I think all writers are insecure.
Or maybe it’s just that all people are insecure.
None of us feel like we have it all together. Or live up to our own billing. We worry that someday we will be found out.
And to prevent that happening we hustle and talk and DO STUFF so that no one is ever able to see behind the curtain.
I just finished (really I need to say FINISHED because this one seemed to take FOREVER) my latest women’s fiction manuscript. I’d tell you the name, but it’s really a dumb name and I need to think of something better.
I sent it off to three beta readers and now I plan to just keep busy until I hear from them. I’ll distract myself with end-of-year-kid stuff like art shows and concerts and counties and GRADUATION (omg, I have a child-man who is graduating from college! How in the heck did that happen and does that make me officially ‘old’?)
Like every book before this one, I’m feeling a mixture of embarrassment and pride because I finished it (dang it) but it is also akin to walking out to get the paper in your underwear – the potential for looking ridiculous is huge.
But I trust these three readers. I trust their opinions and I trust their belief in me as a writer. Even if this one is totally stupid, they will find a kernel of something to appreciate and while they will point out all that is not working (because I’ve asked them to), they will also say – but you can do this (and mean it). They’ve seen behind the curtain and still believe in the power of Oz.
Every new story, blog post, essay, or article is always a risk. For every writer. At least, the writers I know. You can’t share your insides without eventually getting them stomped on. It happens. Thankfully, not as much as you think.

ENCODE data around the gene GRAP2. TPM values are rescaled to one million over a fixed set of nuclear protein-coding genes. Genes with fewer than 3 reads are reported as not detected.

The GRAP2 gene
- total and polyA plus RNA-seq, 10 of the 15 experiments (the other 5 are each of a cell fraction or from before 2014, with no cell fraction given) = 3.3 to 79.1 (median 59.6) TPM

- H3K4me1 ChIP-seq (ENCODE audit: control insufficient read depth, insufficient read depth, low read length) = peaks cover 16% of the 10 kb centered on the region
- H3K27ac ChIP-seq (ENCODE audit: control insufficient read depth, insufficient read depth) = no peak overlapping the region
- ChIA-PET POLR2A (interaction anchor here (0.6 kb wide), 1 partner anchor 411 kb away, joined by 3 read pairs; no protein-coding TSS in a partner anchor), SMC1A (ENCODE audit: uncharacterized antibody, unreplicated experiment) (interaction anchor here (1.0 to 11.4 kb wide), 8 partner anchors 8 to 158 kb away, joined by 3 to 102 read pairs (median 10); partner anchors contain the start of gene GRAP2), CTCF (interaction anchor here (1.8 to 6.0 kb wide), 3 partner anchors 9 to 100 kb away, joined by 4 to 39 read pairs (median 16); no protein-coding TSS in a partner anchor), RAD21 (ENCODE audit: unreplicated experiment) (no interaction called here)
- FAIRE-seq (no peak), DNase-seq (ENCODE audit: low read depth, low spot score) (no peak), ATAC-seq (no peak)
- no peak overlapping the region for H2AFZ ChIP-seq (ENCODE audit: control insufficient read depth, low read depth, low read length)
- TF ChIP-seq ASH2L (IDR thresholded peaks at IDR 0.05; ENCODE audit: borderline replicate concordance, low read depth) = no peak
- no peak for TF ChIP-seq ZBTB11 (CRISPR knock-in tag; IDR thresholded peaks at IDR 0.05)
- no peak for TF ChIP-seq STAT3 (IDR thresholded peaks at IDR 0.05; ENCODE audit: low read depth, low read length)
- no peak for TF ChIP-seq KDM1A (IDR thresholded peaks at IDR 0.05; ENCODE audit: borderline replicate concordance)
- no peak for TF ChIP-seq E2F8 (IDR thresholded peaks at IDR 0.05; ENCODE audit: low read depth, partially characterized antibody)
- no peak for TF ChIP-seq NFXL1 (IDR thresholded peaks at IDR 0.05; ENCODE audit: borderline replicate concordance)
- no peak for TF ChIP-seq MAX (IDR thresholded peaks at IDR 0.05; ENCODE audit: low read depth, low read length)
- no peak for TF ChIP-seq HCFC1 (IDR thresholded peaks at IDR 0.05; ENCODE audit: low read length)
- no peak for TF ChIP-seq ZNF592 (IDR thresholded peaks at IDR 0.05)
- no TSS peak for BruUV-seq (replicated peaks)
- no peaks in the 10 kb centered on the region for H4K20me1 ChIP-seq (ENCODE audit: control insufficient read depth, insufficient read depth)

But it is the two-star review on Goodreads that haunts me, not the dozens of positive ones. Why do we (at least me) give so much credence to the negative? Are we looking for some validation that yes, yes, we are a fluke/fake? Where does all our early-childhood invincibility slink off to and why?
I’ve made it one of my goals for this year to shush those voices. I’m owning my abilities, such as they are (see?). I really do wish I could write like Ann Patchett or Wally Lamb, but I’m not them and I can’t be and there’s no sense comparing myself.
I work hard at my writing. It will speak to some people but not to everyone. Which is fine because, really, I don’t want my writing to speak to the haters or naysayers or the people who give two-star reviews and never listened to their mothers when they said, “If you don’t have anything nice to say, don’t say anything at all.”
I figure there’s plenty of mean in our world. And plenty of people who find entertainment value in that mean.
I’m not writing for them. And frankly, I don’t have time for them.
I’m writing for you – the dreamers and believers and people-who-look-for-good. The brave spirits who aren’t afraid to plumb their hearts, but value a happy ending; the ones who have a knack for love in all its forms. Most especially, for the people who believe in the power of a good story to change hearts and minds.
But I’m also writing for me—for the escape, the wonder, the magic, and all that I learn about the inner workings of my own heart when I spill a story on the page.
I hope you are writing.
And believing in the story only you can tell.
Hey, thanks for reading. I know you’ve got lots of options, so thanks for sharing a few of your minutes with me.
If you’re curious about what I’m up to, check out my website, CaraWrites.com.
If you’d like to subscribe to my (sometimes) monthly e-newsletter, click here.
And If you’re a dog lover, check out my other blog, Another Good Dog.
Released Aug 2018 from Pegasus books:
Find out more about the book, how YOU can help shelter dogs and everything you wanted to know about fostering dogs at AnotherGoodDog.org!